was when my college writing professor sent my essay on being promoted to
concertmistress in 7th grade to a feminist magazine and they sent me an offer
to publish it.
4. What is the thing you
struggle with the most while writing? And how do you defeat it? When I
get an idea for a major plot point, it takes an act of God to get me to change
it. Swan and Shadow had a different ending that made my beta
reader cry and utterly annoyed my acquisitions editor. I explained the
reason for the ending, sent her the synopsis of the sequel and came very close
to telling her too much information about how much this ending fixed my anger
towards my crazy ex. She still wanted the ending to be more empowering
for women in a specific way and I compromised by meeting her at a completely
different ending that neither of us had originally intended.
5. What is the “message”
of your writing? (For example, is your purpose to encourage old-fashioned
values, encourage romance, or do you have different purposes in different
books?) My first Aussie fan pegged it. “It’s all about owning your
own fate.” I had been a violinist for ten years when my mother finally
told me that I have a motor disorder that is supposed to prevent me from having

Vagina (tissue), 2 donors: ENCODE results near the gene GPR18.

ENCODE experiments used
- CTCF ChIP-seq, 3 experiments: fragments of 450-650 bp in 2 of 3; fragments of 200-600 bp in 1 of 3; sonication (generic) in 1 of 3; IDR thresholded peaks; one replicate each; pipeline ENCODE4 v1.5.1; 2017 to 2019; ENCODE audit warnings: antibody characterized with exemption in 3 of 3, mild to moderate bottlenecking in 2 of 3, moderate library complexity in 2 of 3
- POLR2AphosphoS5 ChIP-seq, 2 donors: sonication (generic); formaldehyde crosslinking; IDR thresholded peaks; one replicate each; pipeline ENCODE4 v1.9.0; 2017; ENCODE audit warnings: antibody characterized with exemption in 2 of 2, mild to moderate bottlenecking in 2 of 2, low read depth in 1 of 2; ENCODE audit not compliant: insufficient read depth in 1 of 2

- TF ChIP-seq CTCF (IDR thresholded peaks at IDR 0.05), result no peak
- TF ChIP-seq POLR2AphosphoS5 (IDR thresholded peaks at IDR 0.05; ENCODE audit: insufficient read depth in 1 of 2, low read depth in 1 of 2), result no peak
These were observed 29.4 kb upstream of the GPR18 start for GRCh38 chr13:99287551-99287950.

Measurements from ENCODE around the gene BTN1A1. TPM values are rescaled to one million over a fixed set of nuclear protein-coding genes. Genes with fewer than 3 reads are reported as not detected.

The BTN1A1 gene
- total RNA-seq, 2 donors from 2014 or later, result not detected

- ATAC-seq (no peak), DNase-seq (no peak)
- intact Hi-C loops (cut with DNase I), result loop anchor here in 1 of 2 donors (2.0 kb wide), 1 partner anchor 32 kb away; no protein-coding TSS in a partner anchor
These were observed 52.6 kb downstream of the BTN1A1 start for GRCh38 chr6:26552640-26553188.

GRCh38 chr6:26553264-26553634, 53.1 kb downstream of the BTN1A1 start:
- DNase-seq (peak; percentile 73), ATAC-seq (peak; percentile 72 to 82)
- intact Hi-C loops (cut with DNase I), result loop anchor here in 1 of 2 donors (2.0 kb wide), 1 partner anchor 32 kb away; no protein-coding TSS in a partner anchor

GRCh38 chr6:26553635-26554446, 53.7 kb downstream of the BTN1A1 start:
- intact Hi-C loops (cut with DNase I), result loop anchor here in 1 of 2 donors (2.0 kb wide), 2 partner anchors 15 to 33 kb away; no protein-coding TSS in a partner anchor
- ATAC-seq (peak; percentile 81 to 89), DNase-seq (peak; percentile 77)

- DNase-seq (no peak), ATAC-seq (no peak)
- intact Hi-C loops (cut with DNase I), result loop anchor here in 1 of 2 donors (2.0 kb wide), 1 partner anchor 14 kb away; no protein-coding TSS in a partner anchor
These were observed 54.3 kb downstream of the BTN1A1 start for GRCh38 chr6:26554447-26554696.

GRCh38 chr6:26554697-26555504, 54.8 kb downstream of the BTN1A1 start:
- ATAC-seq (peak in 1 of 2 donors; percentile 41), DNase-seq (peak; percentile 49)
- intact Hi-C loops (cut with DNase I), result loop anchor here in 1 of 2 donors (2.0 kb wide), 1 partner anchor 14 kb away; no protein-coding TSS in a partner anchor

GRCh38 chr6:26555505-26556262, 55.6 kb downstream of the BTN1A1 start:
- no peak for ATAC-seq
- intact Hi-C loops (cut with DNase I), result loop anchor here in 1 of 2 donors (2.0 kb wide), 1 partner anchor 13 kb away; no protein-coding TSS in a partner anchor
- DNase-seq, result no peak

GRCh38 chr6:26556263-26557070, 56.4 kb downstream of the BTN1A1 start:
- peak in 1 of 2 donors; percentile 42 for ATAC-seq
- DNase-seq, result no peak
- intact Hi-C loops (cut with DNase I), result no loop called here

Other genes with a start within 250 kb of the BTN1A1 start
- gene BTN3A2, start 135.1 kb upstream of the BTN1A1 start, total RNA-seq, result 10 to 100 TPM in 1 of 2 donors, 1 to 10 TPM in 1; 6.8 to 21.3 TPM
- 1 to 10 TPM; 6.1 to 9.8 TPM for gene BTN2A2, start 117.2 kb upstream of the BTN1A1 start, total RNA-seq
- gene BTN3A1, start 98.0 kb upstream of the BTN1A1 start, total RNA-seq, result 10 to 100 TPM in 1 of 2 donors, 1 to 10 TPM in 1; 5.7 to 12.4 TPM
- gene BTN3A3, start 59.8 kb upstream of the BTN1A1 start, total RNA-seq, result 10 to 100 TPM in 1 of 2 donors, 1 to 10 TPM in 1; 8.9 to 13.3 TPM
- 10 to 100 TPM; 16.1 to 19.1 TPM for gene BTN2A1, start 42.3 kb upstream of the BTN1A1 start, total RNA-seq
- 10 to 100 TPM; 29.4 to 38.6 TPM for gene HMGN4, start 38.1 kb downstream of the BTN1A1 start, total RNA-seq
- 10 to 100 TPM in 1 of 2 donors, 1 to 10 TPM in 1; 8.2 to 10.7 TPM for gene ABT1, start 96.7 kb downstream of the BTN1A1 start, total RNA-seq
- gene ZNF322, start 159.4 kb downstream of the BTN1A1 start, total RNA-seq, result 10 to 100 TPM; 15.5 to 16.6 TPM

enough coordination to play a musical instrument. I call it the greatest
favor she’s ever done for me because by that point, I played two instruments,
was in three orchestras and had toured internationally with my lack of
coordination. All of my books are about people redefining the parameters
of their hardship.
6. What are your
thoughts/feelings on ebook vs. print book? I love that both are
available. For example, my old college roommate sent me a picture of the
library book by Kaki Olsen that she’d just entered into her system. On
the other hand, every time I do a signing, I have a few people who want to
think it over before buying. They’ll take a bookmark and a few days
later, they’ll have impulsively bought it to read on their Kindle. I
don’t care how you read. I just want the world to read until they go
half-blind. This is also why I have a site specifically for my book
recommendations coming out soon.
7. How many books do you
have out? Are you planning a specific number altogether, either in this
series or separately? I have two so far. Swan and Shadow is
my only published novel, but I was in an anthology on the writing process.
Swan and Shadow has a sequel planned and partially written, but no